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IRB Review of Virtual Trial Technologies

Our webinar IRB Review of Decentralized Trial Technology proved so popular, we thought a deeper dive would be appropriate. In this post we explore some key issues IRBs face when reviewing research that includes virtual trial technology. Watch the entire webinar on-demand here.

IRB Responsibility

Before delving into IRB considerations, we should emphasize the regulatory criteria at 21 CFR 56.111 (FDA) and 45 CFR 46.111 (OHRP/Common Rule) which IRBs apply to determine if research can be approved. With this in mind, let’s highlight two approval criteria which bear particular importance when IRBs review research involving virtual trial technologies.

Will the Technology Produce Reliable Data?

21 CFR Part 56.111(a)(6) and 45 CFR Part 46. 111(a)(6) – “Where appropriate, the research plan makes adequate provision for monitoring the data collected to ensure the safety of subjects.” [emphasis added]

IRBs are charged under 111(a)(6) with “ensuring” participant safety. A tall order. The IRB must be able to fundamentally “trust” the data being monitored as part of the protocol’s data safety monitoring plan. These plans take many forms befitting the nature of the research, from simple study staff verification to full-blown independent data safety monitoring boards. However, all plans share an assumption that the measurement data is accurate and can be trusted. With virtual trial technology, the IRB  should ensure that how data is captured will not impact the accuracy of the data. Indeed, in some circumstances, data captured virtually may well be more reliable and accurate than data reported in a participant diary.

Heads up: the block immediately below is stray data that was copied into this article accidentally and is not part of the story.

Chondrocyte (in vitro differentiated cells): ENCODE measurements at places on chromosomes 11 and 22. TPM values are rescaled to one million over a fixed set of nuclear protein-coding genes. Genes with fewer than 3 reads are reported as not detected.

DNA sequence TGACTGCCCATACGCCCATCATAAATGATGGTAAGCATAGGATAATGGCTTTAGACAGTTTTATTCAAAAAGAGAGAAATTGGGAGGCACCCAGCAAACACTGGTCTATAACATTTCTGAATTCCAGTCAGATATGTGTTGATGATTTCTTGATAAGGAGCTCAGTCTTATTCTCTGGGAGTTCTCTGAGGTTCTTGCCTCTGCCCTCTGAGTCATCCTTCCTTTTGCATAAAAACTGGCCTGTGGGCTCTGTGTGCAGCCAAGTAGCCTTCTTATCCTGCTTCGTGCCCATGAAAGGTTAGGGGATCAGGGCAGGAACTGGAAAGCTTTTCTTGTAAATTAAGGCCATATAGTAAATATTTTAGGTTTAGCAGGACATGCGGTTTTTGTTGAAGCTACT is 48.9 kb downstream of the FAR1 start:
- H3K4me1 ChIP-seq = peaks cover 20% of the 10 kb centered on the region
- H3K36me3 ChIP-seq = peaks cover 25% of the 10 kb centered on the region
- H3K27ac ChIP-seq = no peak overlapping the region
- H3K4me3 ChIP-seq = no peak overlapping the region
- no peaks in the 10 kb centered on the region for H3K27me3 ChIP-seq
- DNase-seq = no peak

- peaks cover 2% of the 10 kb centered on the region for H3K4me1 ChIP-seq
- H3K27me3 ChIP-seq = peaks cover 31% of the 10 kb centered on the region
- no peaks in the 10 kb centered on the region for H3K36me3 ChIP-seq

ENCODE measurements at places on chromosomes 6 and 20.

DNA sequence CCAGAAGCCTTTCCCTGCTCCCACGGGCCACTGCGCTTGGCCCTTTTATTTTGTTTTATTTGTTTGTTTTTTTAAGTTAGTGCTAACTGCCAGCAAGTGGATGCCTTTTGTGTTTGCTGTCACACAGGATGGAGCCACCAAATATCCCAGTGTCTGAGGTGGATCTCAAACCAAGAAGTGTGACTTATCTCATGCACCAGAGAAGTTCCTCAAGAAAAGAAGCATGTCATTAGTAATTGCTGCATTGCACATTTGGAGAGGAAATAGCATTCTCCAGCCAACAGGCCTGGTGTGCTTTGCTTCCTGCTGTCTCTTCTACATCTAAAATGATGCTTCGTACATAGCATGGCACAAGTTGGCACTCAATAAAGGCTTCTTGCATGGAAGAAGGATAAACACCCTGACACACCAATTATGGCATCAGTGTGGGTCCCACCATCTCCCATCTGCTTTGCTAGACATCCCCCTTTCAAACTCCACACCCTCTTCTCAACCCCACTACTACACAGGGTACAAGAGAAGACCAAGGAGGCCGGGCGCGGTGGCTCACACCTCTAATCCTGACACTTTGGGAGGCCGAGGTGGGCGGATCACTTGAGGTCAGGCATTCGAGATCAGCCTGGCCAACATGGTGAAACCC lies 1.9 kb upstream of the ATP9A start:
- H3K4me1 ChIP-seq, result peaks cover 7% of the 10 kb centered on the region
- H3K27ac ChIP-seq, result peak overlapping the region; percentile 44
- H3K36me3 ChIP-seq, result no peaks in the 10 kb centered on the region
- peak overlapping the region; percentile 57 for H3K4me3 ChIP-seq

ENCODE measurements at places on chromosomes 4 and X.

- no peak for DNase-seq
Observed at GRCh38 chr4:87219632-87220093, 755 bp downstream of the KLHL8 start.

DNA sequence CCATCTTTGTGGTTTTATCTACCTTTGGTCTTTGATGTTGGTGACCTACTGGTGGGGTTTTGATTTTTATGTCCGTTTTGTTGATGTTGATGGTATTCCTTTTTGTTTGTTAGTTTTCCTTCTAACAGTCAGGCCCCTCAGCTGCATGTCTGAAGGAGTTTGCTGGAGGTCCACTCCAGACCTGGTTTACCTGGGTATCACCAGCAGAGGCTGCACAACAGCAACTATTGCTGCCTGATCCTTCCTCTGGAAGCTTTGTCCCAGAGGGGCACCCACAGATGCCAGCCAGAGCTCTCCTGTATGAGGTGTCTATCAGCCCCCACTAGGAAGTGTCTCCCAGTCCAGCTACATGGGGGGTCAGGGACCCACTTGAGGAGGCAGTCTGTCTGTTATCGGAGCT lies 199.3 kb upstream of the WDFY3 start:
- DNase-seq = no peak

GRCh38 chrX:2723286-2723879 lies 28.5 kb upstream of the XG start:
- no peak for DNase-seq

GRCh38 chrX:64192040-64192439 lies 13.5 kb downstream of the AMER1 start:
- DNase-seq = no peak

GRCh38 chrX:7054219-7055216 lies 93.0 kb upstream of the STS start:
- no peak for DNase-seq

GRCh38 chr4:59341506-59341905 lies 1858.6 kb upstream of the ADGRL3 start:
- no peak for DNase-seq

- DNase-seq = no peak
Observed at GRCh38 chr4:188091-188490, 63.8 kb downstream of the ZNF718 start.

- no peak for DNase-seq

Consider blood pressure (BP) readings, a commonly collected data point and safety/outcome measure: Clinic-grade BP monitoring devices are FDA approved, routinely calibrated and inspected, and typically used by a trained operator in a controlled setting. They engender trust in the consistency and accuracy of the data they generate, and we rely on that data for safety monitoring. A blood pressure app on a smart phone might be similarly accurate. Yet having a participant buy a blood pressure machine and record the readings raises the risk of error from both a failure to correctly use the blood pressure cuff as well as record the readings.

IRBs should ask sufficient questions about the virtual trial technology to determine how it will produce reliable, consistent data that is fit for purpose.  Mobile medical applications (MMAs) and other measurement devices approved as medical devices by the FDA have a high confidence level. Software and devices which are “home grown” by the researcher without adequate testing or computer software validation may need more scrutiny or safeguards.

The IRB should review the technology through the lens of “adequate” per the regulations. What is “adequate” for measuring and monitoring BP in a study assessing outcomes of diet and exercise may be very different from a Phase III interventional drug study where BP is a critical outcome measure or adverse event criteria.